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From: Dan Rabin <wolfe-lists@danrabin.com>
Subject: (urth) Tolkien's Wargs
Date: Thu, 25 Jan 2001 21:53:21 

I happened to be flipping through my copy of _The Annotated Hobbit_, 
just now, and ran across the following citation from a letter by 
J.R.R. Tolkien that addresses the etymology of "warg", the name that 
Tolkien gives to the ferocious wild wolves who menace the 

     It is an old word for wolf, which also
     had a sense of an outlaw or hunted
     criminal.  This is its usual sense in
     surviving texts.  I adopted the word, which
     had a good sound for the meaning, as a name
     for this particular brand of demonic wolf
     in the story.

Editor Douglas A. Anderson continues by noting that "Tolkien derived 
the word from Old English _wearg-_, Old High German _warg-_, Old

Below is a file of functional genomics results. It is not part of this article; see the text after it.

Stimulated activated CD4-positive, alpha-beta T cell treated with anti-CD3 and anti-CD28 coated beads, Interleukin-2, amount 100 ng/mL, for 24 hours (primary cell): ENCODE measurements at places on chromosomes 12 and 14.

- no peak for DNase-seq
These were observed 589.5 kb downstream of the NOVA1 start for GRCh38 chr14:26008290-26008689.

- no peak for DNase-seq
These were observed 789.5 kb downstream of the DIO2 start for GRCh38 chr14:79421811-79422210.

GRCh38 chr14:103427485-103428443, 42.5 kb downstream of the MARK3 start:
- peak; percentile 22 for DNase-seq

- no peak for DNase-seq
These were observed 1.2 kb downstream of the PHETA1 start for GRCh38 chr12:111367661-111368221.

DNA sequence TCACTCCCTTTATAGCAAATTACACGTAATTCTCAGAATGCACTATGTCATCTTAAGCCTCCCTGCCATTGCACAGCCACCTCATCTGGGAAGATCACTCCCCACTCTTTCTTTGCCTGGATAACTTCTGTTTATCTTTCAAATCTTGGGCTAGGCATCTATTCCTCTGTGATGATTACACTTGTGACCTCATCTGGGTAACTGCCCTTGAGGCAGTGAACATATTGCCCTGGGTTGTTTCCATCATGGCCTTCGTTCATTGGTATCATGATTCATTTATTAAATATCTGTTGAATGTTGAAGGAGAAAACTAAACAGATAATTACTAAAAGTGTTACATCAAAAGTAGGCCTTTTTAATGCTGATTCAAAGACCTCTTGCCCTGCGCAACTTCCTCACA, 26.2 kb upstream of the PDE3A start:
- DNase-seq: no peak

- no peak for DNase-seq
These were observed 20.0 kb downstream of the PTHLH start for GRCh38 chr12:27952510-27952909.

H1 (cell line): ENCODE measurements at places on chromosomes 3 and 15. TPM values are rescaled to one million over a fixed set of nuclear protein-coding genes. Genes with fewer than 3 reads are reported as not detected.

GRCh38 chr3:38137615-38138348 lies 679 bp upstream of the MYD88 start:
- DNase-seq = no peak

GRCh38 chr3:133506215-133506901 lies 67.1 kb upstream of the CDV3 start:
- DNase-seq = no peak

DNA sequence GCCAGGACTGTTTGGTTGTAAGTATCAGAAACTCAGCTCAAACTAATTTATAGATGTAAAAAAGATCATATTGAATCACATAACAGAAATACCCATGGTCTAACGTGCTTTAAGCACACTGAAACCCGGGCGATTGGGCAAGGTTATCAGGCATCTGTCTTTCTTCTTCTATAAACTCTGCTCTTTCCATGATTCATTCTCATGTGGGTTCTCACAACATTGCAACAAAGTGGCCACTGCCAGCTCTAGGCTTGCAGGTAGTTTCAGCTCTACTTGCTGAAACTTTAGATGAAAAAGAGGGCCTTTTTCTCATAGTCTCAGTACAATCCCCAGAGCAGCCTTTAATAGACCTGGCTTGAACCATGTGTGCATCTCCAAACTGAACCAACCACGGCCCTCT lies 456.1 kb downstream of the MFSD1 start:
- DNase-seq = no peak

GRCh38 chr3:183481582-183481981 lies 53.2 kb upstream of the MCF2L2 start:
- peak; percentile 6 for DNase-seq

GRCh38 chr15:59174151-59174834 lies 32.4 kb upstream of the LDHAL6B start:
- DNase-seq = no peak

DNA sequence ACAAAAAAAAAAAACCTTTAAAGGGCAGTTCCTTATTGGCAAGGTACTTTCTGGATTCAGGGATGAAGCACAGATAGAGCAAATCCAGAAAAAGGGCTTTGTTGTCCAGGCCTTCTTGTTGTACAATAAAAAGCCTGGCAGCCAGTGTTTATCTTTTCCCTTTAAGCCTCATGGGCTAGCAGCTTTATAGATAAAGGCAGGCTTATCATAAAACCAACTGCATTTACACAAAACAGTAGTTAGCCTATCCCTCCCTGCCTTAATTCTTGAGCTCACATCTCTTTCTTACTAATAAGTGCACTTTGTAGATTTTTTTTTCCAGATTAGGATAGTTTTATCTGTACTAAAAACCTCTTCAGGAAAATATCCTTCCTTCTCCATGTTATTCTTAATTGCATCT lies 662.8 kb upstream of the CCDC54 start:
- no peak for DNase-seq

Norse _varg-r_ (also = "wolf", especially of a legendary kind)."

The letter in question was written in 1966 to one Gene Wolfe.

Editor Daniel E. Rabin comments that this shows Wolfe's early concern 
with words, especially those bearing on his surname (contributors to 
this mailing list have noted several cases of his literary plays on 
"Wolfe").  The letter also pleases said editor in that it shows a 
meaningful connection between his two favorite authors.

Perhaps this is not as remarkable in the grand sweep of things as the 
fact that Gandhi corresponded with Tolstoy, but it's Definitely Up 

The note is on page 111, for those of you following along at home.

   -- Dan Rabin

*More Wolfe info & archive of this list at http://www.urth.net/urth/

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